In 1775, Wyatt was sacked from the project and his competitor Robert Adam, one of the most celebrated architects of his day, was appointed to complete the interior of the house in the sumptuous Neo-Classical style. N° 20 Portman Square is acknowledged as Robert Adam’s finest surviving London town house. The interior is conceived as a series of grand reception rooms, beginning with a typically austere hall, leading to one of the most breathtaking “tour de forces” in European architecture; Adam’s Imperial staircase, which rises through the entire height of the house to a glass dome, revealing the sky above.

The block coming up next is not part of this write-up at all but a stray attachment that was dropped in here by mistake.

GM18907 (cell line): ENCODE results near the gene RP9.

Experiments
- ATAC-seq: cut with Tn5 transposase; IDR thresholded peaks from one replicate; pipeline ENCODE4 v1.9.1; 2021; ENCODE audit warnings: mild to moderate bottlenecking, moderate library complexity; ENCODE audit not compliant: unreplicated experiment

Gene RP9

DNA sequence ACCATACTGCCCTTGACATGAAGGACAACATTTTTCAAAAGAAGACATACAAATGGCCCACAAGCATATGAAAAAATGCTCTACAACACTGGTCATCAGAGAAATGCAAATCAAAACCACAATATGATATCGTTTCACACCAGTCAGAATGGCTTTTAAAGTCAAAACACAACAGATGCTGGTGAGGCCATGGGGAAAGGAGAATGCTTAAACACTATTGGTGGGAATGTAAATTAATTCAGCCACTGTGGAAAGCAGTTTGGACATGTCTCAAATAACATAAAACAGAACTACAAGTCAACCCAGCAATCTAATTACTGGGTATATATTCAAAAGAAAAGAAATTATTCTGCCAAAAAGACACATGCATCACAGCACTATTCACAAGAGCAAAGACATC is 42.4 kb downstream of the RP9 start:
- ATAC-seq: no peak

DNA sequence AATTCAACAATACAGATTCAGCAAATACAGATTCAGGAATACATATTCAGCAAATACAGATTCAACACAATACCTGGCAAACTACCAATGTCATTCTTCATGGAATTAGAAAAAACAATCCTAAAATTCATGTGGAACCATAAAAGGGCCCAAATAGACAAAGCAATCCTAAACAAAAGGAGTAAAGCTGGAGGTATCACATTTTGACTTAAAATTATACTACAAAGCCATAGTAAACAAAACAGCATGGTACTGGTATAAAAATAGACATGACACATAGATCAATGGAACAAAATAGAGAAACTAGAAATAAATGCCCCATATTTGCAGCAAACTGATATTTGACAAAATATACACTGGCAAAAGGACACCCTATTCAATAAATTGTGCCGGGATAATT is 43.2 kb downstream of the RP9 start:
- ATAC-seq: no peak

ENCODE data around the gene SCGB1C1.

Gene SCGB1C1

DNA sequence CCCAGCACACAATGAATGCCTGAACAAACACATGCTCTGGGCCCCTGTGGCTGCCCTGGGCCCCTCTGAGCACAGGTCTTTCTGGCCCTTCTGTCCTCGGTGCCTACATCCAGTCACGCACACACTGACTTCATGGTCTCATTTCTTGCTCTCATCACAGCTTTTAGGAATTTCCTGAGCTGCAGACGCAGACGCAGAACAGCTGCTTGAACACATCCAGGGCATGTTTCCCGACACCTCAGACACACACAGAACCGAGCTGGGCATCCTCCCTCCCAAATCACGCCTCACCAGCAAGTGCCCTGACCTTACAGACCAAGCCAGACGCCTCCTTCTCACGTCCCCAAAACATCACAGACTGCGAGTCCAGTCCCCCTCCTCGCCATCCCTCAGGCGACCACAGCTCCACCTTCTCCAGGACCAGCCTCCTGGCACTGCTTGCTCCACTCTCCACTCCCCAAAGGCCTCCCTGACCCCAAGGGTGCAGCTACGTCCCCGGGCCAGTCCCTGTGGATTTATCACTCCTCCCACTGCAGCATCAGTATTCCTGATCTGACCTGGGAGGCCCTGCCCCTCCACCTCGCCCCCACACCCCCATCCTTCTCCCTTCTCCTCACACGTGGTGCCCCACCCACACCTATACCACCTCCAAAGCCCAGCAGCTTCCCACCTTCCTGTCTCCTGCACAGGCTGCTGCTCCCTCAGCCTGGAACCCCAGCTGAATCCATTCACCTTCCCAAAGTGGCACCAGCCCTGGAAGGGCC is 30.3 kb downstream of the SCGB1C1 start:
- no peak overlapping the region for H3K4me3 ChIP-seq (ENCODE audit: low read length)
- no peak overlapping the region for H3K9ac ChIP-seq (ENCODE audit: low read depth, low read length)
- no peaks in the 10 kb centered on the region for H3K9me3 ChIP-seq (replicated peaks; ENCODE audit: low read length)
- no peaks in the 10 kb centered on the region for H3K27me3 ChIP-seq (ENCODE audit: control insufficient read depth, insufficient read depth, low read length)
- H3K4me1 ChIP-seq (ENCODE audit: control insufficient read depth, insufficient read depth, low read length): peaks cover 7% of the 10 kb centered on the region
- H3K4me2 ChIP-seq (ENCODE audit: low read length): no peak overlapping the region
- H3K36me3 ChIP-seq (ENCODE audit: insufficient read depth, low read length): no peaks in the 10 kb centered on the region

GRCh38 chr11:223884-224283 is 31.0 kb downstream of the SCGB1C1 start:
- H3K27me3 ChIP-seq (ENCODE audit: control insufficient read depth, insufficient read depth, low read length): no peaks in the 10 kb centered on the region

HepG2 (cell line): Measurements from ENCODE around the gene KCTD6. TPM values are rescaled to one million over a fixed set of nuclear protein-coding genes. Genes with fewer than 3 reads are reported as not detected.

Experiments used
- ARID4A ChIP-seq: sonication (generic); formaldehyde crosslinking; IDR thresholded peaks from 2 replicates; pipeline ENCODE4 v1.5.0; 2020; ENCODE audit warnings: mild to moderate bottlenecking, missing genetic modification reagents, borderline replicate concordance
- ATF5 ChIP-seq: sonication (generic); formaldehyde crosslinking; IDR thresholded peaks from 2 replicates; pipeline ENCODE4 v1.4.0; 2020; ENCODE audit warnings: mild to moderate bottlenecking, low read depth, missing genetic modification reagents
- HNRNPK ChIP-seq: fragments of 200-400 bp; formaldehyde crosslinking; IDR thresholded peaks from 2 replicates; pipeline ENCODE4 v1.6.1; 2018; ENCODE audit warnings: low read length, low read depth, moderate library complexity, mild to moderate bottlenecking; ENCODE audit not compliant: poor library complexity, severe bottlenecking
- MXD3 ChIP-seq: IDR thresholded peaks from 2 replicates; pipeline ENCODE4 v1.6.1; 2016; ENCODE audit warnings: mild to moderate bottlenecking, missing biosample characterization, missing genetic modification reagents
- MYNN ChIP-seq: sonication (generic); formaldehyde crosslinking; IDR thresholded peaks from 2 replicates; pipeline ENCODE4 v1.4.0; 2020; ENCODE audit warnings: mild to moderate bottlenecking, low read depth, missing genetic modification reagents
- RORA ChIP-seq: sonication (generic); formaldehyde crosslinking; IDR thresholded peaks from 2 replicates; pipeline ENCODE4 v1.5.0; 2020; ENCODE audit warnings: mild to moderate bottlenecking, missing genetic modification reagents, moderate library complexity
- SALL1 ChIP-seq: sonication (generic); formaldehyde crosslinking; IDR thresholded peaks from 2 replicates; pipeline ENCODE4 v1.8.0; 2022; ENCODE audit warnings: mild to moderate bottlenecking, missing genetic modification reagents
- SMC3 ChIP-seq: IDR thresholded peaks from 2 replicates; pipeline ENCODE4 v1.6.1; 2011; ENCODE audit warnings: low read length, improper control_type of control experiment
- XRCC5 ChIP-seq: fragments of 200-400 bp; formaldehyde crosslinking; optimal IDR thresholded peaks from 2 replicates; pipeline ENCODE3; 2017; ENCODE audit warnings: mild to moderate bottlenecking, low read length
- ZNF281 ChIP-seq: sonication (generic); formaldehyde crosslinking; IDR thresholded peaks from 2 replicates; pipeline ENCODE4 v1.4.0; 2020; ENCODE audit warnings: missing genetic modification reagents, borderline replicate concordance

On the ground floor are the Front Parlour and Eating Room, the latter being decorated with symbolic paintings of banquets and the harvest by Zucchi, the husband of artist Angelica Kauffman. On the first floor is a series of ‘Parade Rooms’ featuring the Ante-room, the Music Room, the Great Drawing Room and finally, one of the most original rooms in England, the Countess’s Etruscan State Bedroom, whose pagan decorations derive from the excavations of Pompeii.